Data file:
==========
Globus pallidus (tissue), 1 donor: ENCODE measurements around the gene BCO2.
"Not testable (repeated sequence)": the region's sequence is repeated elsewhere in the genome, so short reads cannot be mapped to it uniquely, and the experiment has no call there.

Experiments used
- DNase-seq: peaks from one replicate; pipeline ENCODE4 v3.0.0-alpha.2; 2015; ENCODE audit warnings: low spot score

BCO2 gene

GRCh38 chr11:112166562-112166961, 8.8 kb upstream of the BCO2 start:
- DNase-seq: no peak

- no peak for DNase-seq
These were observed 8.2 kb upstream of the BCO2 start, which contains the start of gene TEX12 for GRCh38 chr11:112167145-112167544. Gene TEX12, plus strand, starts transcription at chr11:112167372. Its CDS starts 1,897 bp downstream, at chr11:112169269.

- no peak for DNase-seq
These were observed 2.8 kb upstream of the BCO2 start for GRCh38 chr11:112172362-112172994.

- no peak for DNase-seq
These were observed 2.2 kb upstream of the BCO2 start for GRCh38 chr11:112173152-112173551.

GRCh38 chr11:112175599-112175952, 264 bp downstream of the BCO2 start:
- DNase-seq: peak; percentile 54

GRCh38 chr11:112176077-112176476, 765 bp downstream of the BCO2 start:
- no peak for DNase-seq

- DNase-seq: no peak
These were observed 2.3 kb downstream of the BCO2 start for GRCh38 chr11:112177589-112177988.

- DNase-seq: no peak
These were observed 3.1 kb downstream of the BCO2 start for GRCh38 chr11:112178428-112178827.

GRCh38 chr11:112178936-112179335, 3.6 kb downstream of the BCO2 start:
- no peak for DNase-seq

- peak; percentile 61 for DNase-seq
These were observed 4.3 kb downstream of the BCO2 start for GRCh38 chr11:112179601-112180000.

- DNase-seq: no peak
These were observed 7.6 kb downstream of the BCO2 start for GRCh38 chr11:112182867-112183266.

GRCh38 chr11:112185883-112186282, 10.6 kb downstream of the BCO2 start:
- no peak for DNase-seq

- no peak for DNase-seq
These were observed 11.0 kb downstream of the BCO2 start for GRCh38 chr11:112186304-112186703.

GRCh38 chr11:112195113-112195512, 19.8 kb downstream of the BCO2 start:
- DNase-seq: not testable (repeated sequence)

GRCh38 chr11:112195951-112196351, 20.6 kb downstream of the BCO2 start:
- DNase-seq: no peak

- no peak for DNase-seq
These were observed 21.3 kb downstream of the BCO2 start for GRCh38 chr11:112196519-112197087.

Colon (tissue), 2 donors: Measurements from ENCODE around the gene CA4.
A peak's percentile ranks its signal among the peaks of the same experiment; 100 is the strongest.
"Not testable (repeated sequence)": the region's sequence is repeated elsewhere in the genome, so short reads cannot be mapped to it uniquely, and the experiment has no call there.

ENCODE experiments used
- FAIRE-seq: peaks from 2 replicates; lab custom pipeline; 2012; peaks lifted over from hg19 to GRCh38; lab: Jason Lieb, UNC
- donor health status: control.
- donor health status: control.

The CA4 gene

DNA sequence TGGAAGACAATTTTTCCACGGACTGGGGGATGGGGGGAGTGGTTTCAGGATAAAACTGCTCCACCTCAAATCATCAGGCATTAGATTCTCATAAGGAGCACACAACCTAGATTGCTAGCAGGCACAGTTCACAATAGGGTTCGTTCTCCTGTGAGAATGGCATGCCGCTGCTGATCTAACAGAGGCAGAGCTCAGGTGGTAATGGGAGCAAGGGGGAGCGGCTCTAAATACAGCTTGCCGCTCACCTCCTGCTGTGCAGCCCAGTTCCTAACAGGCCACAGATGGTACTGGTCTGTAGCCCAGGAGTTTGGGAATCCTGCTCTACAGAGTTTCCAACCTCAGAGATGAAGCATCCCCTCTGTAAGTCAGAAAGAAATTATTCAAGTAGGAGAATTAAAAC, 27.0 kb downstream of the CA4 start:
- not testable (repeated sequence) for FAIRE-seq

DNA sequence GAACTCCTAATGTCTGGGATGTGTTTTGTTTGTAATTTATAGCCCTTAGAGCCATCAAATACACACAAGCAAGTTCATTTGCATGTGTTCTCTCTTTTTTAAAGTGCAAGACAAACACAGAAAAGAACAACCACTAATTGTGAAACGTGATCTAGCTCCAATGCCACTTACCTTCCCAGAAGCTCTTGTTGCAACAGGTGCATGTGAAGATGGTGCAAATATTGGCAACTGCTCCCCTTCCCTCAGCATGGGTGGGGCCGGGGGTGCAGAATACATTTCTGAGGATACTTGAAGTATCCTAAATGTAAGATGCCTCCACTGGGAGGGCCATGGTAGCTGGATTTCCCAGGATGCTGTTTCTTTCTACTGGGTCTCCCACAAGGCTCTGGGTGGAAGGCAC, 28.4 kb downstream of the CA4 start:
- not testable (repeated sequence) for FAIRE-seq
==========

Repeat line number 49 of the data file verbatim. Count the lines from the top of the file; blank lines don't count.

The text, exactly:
- not testable (repeated sequence) for FAIRE-seq